Use this URL to cite or link to this record in EThOS: http://ethos.bl.uk/OrderDetails.do?uin=uk.bl.ethos.507093
Title: PMMA clay nanocomposites
Author: Elder, Judith
Awarding Body: Durham University
Current Institution: Durham University
Date of Award: 2009
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Abstract:
Polymer clay nanocomposites (PCN) of poly(methyl methacrylate) (PMMA) and clay, were synthesised in-situ using a free radical suspension polymerisation technique. The weight fraction of clay in the PCN was systematically varied in order to understand the effect of clay on the physical properties of the resulting PCNs. However, unexpectedly it was found that the weight fraction of clay had a dramatic impact upon the molecular weight of the polymer matrix and a relationship between clay concentration and polymer molecular weight was established. Furthermore, it was also found that the change in molecular weight was dependent upon the clay type. Three different clay types were investigated; an organically modified montmorillonite (Cloisite 15a), a synthetic clay (Laponite RD) and a PEO modified Laponite RD. To produce the modified Laponite RD, mono amino PEO was synthesised via anionic polymerisation using dimethyl ethanol amine as an initiator. The modification of the Laponite RD clay took place in the reaction flask prior to the suspension polymerisation of the PCN. The PCN were characterised using size exclusion chromatography (SEC), X-ray diffraction (XRD), transmission electron microscopy (TEM) and oscillatory shear rheology. Morphological studies of the PCN showed that the extent of clay dispersion depended on the clay type. Within the PMMA/Laponite RD nanocomposites an unusual network structure was formed, which appeared to be continuous throughout the material. Thermal properties of the PCN were investigated using DSC, TGA and Microcalorimetry. From oscillatory shear rheology, the full master curves for the PCN were obtained by applying the time-temperature superposition (TTS) principle. To quantify the effect of the clay upon the rheology, the experimental data was compared to the time dependent diffusion model of Des Cloizeaux for polydisperse polymer melts, which enables polydispersity to be incorporated through the use of the molecular weight distribution obtained via SEC.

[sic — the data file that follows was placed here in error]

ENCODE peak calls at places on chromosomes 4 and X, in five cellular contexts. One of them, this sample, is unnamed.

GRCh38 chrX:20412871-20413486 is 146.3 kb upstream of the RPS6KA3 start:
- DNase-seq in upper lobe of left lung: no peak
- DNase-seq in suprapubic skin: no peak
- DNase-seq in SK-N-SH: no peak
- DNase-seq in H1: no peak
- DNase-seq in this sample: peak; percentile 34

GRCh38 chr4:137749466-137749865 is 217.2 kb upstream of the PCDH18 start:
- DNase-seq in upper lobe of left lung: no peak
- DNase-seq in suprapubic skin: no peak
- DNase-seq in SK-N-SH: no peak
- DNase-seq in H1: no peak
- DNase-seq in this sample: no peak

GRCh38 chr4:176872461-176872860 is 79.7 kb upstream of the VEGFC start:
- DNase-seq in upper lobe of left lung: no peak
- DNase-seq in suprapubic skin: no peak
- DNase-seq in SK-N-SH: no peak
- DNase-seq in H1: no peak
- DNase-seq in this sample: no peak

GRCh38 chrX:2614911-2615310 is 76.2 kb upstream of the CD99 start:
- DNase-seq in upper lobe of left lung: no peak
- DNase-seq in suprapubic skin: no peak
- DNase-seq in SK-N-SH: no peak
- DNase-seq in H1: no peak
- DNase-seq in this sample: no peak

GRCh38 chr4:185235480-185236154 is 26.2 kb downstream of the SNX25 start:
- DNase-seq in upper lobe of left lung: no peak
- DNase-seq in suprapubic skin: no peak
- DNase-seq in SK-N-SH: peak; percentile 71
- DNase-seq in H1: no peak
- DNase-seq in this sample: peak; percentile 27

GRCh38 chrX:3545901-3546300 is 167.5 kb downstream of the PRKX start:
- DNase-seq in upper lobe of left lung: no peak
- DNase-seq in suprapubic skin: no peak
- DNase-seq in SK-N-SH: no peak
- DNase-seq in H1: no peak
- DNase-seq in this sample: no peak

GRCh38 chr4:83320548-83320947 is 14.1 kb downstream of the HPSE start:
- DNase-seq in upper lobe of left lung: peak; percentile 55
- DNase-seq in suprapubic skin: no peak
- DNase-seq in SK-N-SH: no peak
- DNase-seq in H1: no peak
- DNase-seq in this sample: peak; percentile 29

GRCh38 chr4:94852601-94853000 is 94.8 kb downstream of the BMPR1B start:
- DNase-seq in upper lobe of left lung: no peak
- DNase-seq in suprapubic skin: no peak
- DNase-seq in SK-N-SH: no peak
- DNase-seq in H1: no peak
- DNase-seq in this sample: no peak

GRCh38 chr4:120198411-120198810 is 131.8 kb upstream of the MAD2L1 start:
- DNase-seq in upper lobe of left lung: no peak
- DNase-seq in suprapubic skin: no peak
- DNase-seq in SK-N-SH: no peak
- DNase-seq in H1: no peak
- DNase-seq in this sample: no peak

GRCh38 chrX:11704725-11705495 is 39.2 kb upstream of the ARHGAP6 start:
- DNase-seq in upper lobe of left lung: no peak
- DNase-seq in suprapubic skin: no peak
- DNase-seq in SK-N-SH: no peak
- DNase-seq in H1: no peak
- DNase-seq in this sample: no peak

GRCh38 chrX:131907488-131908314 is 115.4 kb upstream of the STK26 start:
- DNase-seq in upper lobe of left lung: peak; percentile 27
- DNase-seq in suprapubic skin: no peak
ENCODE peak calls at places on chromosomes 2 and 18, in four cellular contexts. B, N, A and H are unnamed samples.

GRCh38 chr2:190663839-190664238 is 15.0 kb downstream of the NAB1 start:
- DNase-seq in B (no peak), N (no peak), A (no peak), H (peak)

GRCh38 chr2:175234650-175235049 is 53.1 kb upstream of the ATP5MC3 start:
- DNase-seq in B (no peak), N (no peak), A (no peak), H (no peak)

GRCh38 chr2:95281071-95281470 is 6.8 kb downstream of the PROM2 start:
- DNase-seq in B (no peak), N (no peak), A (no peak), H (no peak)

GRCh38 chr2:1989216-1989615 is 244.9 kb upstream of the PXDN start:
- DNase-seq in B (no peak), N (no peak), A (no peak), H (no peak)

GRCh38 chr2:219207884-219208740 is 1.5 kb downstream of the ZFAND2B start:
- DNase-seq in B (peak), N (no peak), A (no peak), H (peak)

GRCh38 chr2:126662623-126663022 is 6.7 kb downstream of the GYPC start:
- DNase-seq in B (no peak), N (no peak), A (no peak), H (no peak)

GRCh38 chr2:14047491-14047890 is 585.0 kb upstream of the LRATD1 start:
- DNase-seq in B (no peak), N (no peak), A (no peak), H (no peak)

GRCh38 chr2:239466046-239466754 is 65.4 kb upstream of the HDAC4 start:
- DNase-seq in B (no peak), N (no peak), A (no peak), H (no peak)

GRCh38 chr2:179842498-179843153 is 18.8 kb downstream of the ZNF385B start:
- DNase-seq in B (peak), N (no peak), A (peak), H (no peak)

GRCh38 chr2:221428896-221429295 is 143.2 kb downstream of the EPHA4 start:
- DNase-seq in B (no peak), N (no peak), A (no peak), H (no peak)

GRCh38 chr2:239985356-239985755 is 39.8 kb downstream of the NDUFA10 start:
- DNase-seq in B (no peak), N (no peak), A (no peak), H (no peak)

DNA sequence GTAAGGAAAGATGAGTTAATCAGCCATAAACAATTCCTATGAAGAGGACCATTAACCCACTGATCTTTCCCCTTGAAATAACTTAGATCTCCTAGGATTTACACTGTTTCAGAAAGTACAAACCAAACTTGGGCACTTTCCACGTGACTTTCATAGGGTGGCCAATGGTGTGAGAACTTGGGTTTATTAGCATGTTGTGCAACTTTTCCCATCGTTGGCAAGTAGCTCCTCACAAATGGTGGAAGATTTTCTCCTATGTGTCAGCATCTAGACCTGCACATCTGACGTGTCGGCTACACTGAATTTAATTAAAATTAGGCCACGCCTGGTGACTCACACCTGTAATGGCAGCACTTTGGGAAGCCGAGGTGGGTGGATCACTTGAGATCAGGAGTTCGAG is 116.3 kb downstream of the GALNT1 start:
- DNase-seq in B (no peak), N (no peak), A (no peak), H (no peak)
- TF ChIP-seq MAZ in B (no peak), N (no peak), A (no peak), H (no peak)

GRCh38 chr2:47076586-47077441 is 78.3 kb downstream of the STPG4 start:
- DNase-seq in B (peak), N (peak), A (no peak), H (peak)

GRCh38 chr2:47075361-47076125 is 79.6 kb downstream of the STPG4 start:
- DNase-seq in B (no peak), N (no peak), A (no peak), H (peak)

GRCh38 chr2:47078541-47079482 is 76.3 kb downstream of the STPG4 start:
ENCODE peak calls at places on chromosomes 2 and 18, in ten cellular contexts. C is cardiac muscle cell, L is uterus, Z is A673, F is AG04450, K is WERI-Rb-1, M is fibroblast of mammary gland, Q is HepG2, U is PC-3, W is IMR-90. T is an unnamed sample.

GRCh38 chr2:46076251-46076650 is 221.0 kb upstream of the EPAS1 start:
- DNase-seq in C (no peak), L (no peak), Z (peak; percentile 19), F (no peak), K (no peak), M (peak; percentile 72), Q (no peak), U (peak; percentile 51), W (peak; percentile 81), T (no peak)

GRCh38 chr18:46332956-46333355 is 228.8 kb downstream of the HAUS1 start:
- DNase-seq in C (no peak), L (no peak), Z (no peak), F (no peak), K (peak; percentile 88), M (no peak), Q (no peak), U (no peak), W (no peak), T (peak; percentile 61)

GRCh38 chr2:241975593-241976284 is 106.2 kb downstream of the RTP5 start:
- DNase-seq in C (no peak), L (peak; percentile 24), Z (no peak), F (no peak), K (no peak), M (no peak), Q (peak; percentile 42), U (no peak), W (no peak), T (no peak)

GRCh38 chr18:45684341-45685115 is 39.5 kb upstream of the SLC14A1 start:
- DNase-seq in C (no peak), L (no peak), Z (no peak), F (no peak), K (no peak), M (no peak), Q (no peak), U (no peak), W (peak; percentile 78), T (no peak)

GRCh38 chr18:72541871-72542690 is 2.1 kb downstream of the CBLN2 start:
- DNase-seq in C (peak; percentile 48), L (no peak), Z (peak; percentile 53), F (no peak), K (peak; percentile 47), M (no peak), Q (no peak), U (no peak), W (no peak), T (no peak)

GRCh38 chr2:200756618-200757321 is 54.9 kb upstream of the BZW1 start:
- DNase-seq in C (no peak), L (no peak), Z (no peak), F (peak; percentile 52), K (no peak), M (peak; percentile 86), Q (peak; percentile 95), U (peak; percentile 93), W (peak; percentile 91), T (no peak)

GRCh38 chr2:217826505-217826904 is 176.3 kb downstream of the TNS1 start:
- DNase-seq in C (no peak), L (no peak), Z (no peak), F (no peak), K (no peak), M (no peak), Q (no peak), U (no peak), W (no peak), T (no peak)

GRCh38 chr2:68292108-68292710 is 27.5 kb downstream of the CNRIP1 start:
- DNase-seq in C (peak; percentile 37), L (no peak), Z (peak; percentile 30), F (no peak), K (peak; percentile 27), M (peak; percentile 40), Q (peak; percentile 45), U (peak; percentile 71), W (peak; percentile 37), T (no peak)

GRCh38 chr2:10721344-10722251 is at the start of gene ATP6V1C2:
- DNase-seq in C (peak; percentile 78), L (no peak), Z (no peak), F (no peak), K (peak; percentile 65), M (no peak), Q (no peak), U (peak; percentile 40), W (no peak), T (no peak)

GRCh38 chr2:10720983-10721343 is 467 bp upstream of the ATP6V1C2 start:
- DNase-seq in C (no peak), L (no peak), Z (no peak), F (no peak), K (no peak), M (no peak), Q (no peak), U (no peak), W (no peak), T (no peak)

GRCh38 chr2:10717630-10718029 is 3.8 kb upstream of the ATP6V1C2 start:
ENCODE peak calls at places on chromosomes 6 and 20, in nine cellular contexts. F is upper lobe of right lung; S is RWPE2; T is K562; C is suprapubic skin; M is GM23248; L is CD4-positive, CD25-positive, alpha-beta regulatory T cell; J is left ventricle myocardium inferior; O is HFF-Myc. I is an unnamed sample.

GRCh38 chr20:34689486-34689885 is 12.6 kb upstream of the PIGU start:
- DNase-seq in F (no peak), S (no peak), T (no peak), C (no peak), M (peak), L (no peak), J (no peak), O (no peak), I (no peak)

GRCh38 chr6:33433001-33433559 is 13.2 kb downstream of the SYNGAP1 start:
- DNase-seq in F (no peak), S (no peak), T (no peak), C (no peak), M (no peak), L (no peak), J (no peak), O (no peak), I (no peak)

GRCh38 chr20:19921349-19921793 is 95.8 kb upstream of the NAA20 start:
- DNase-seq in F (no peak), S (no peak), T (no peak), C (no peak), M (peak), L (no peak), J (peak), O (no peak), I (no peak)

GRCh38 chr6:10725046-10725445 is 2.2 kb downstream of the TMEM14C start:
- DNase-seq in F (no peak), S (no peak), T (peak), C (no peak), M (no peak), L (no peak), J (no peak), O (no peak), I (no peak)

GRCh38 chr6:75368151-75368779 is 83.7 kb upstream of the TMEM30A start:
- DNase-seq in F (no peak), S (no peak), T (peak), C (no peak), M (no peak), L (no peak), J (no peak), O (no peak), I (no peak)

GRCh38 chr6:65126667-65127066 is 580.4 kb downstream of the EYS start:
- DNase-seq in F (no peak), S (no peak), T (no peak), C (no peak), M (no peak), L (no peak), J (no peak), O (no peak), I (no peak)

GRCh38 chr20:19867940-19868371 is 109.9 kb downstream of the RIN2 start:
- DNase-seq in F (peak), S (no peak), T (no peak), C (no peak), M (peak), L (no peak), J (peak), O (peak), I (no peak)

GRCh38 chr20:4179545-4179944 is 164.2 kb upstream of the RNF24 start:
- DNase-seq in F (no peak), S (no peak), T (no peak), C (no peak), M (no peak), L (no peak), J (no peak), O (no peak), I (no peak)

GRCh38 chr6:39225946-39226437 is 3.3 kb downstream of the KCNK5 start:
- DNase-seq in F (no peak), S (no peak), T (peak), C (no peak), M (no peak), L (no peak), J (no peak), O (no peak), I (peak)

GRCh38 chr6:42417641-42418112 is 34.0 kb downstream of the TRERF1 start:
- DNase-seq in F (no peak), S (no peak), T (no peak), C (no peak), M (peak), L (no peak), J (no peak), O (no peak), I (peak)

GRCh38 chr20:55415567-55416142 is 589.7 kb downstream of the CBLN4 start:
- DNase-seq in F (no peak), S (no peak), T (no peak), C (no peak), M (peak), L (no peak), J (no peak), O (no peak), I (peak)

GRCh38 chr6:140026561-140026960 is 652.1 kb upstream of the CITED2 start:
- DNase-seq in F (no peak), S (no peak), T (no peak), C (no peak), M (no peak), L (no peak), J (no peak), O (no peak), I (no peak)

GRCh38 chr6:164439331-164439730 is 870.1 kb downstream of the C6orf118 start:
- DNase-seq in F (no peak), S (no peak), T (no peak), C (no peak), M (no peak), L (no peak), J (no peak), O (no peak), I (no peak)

Supervisor: Not available Sponsor: Not available
Qualification Name: Thesis (Ph.D.) Qualification Level: Doctoral
EThOS ID: uk.bl.ethos.507093  DOI: Not available
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